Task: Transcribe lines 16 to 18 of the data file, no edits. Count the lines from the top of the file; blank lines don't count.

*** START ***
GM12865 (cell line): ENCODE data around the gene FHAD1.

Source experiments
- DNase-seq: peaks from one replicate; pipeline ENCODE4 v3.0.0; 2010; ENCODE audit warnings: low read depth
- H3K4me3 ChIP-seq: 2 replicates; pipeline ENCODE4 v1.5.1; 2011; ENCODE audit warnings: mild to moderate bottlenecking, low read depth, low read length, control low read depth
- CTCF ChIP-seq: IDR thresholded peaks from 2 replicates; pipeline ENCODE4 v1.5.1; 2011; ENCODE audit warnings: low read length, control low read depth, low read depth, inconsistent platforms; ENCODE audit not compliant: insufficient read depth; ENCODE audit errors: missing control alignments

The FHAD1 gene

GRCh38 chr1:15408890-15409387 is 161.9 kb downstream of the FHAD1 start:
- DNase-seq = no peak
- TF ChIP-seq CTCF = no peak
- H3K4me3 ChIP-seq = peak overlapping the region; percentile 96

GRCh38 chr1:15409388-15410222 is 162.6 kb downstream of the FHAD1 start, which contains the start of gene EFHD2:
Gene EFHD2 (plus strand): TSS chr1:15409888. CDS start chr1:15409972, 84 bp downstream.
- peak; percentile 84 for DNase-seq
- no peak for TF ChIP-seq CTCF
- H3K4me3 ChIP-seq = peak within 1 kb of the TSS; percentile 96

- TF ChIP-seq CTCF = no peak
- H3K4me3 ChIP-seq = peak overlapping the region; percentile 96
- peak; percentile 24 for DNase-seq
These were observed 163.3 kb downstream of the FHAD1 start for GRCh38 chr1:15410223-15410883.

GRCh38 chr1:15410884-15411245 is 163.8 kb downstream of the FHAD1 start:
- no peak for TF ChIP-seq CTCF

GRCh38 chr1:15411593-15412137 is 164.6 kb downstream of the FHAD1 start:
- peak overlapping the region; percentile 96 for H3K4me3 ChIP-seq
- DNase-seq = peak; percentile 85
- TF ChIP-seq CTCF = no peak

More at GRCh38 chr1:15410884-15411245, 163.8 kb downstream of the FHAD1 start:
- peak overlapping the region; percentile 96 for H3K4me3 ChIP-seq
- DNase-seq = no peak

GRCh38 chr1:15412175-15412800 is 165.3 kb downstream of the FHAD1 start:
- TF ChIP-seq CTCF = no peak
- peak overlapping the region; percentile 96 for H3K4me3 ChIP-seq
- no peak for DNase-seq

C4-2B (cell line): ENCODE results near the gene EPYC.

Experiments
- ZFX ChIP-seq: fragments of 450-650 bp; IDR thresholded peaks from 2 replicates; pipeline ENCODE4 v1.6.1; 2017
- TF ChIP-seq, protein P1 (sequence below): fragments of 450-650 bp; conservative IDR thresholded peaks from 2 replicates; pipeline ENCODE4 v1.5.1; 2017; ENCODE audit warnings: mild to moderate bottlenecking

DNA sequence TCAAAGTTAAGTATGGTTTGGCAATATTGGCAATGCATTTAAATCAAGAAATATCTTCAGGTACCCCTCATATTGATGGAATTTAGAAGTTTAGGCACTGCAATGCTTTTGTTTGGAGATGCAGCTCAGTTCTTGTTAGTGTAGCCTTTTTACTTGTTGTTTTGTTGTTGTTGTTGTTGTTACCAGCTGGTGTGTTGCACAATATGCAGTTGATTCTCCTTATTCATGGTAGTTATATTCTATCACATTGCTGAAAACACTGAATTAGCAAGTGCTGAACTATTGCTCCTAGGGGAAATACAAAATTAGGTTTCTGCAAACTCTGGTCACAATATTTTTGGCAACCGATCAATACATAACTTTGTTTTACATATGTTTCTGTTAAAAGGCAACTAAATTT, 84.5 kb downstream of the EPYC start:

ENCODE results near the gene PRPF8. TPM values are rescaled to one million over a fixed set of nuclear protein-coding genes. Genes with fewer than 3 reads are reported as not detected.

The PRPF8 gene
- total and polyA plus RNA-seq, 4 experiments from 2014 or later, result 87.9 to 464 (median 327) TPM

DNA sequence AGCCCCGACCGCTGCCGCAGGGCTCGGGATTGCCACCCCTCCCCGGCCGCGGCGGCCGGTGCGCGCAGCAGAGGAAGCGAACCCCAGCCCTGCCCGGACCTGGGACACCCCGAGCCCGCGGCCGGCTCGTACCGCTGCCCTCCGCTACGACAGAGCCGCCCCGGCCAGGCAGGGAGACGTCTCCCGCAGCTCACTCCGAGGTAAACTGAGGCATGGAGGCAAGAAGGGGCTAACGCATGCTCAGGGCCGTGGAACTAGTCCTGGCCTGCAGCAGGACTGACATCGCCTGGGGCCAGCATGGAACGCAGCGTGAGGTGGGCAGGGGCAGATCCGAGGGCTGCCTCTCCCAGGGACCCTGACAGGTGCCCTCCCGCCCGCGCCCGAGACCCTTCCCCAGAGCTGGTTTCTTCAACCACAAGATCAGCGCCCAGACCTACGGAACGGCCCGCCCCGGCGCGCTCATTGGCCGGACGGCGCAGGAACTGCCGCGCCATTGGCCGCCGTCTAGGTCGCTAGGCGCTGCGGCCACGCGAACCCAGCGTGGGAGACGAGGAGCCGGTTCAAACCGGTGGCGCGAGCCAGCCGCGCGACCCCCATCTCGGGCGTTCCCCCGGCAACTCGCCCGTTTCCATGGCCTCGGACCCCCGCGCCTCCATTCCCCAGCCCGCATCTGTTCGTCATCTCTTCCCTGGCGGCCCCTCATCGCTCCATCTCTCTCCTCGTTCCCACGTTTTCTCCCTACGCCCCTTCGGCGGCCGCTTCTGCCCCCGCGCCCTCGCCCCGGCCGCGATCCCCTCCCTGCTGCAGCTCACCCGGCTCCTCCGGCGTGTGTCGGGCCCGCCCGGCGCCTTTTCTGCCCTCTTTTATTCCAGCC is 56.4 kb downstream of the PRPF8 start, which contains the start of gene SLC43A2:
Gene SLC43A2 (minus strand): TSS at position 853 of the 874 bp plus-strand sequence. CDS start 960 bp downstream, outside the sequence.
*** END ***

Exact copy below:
- TF ChIP-seq CTCF = no peak
- H3K4me3 ChIP-seq = peak overlapping the region; percentile 96
- peak; percentile 24 for DNase-seq